(HARLINGEN, Texas) – February is a time to celebrate technical skills.
Feb. 6-10 is SkillsUSA Week, a time for high school and postsecondary advisors to promote the organization and the benefits that students can gain from it.
SkillsUSA is a professional organization focused on employability, leadership and technical skills that can help high school and college students pursue successful careers and be part of a skilled workforce. SkillsUSA has more than 100 categories of competition for high school and postsecondary students, ranging from 3D Visualization to Welding Sculpture.
Texas State Technical College’s Harlingen campus kicks off the SkillsUSA season by hosting the SkillsUSA Texas District 13 Leadership and Skills Conference on Feb. 17-18. Off-site contests will be held during the month at high schools in the Rio Grande Valley.
Students who win gold medals will move on to the SkillsUSA Texas Leadership and Skills Conference in April in Corpus Christi.
Jose Vasquez, TSTC’s Auto Collision and Management Technology program director in Harlingen, said he has served for nine years as a SkillsUSA secondary (high school) judge.
“I have enjoyed the familiarity of technical skills in collision repair and refinishing techniques from high school students,” he said. “Their combination of refined hard and soft skills, and communication and problem-solving skills, was impressive.”
Heather Sauceda, TSTC’s Vocational Nursing program director in Harlingen, has been a SkillsUSA judge for three years.
“Based on my observations, high school competitors are well organized,” she said. “Their purpose is to represent their school and bring back awards. That systemized approach is utilized by my college participants.”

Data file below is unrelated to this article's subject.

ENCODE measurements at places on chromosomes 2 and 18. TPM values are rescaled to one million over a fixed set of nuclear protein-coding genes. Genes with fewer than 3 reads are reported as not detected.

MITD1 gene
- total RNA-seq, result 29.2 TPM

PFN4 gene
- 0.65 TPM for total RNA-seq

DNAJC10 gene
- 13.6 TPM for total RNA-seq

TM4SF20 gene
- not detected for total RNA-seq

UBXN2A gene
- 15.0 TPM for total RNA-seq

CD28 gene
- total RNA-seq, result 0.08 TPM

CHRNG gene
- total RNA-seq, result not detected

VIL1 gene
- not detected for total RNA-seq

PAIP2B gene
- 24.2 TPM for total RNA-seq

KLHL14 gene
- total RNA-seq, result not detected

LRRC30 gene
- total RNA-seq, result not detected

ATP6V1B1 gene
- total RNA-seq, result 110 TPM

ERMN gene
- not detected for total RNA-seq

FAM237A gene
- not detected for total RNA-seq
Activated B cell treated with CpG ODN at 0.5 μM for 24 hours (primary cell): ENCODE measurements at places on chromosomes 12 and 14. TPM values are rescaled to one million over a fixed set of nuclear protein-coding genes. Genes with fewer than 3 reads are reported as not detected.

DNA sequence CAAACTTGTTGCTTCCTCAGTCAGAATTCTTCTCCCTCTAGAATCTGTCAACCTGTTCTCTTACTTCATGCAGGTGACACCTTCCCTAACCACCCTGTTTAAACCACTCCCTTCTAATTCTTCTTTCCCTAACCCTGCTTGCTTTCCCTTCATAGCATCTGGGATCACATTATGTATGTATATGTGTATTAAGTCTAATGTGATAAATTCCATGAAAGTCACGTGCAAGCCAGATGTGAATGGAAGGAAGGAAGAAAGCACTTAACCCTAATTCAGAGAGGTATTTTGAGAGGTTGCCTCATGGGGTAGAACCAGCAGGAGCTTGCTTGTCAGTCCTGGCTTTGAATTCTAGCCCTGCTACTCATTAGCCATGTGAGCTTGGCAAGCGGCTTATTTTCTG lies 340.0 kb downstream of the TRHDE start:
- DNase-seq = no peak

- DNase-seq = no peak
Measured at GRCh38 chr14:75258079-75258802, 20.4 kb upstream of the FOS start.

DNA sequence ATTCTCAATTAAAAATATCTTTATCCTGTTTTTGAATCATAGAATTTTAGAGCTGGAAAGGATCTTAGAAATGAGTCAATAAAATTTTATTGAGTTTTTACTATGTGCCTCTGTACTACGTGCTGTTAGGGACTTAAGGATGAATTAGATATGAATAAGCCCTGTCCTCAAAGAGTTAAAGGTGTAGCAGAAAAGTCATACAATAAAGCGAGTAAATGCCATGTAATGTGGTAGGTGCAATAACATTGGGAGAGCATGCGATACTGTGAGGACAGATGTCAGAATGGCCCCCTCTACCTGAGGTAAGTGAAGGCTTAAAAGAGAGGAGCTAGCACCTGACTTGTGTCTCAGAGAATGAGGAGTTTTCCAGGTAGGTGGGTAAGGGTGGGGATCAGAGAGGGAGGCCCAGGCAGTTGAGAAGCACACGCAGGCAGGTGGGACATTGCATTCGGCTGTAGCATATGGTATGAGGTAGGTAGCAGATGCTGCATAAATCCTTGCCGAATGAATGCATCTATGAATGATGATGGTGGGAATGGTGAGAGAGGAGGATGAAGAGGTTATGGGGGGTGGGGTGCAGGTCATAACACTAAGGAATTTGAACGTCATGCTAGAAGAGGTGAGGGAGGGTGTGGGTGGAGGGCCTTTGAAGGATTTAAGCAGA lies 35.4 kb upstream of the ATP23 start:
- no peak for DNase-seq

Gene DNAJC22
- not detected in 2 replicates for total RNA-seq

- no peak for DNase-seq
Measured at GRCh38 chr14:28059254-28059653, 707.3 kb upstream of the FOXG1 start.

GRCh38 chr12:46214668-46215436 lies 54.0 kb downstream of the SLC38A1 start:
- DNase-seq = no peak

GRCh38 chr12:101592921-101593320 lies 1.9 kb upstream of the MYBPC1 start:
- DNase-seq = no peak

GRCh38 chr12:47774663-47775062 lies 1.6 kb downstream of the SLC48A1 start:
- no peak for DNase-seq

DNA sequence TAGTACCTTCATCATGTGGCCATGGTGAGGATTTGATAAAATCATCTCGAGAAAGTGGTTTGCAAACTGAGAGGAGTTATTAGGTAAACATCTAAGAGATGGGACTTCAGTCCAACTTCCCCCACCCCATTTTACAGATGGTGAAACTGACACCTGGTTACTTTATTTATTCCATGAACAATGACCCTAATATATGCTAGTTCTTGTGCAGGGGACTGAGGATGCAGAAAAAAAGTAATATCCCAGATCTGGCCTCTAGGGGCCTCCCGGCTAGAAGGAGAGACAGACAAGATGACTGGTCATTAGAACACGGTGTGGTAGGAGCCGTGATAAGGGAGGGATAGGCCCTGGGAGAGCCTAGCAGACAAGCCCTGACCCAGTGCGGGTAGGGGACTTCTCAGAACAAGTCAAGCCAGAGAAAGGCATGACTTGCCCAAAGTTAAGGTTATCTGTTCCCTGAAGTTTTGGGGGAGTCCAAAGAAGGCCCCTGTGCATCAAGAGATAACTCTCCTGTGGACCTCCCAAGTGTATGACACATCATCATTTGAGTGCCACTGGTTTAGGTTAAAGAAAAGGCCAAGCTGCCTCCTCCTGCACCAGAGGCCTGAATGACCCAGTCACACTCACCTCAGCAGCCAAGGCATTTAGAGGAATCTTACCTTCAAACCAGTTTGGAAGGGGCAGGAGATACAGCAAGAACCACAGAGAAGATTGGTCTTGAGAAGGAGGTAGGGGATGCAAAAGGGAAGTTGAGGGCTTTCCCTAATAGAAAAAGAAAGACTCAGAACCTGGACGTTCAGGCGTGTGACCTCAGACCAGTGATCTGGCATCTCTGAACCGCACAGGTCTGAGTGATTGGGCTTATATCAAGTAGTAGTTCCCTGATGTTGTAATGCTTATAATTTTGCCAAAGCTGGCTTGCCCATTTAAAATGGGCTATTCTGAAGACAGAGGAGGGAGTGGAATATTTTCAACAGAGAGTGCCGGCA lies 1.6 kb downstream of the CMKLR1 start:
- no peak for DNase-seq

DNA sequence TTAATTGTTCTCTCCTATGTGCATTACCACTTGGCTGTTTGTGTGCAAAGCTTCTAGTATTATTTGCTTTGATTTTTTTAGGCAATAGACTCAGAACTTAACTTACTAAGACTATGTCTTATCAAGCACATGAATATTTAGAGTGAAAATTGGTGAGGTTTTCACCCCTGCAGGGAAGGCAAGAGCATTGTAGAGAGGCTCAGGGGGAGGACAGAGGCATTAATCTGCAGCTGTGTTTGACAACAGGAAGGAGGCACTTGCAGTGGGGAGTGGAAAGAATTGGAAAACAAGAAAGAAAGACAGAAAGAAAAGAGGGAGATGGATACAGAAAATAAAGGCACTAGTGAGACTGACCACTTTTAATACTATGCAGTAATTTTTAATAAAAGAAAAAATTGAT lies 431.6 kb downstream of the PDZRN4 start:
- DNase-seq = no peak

Sauceda also has experience working with TSTC students to compete at the postsecondary level for SkillsUSA. These students will compete at the SkillsUSA Texas Postsecondary Leadership and Skills Conference in April in Houston.
“Last year was the first time my Vocational Nursing students competed in the categories of Medical Terminology and Medical Math,” she said. “My key advice was to be prepared and demonstrate confidence. I knew their skills would not only impress the judges, but also demonstrate a readiness for the Texas workforce.”
Ray Longoria, an instructor in TSTC’s Biomedical Equipment Technology program, has worked with TSTC students for the Job Skill Demonstration competitions.
“The students who showcase their acquired skills make the best competitors,” he said. “They have performed at elite levels academically and have vast knowledge of medical device troubleshooting. They must demonstrate superior analytical skills and troubleshoot patient-monitoring devices rapidly.”
TSTC students who win gold medals at the state level will join winning high school students at the SkillsUSA National Leadership and Skills Conference in late June in Atlanta, Georgia.
For more information on SkillsUSA, go to skillsusa.org.
For more information on TSTC, go to tstc.edu.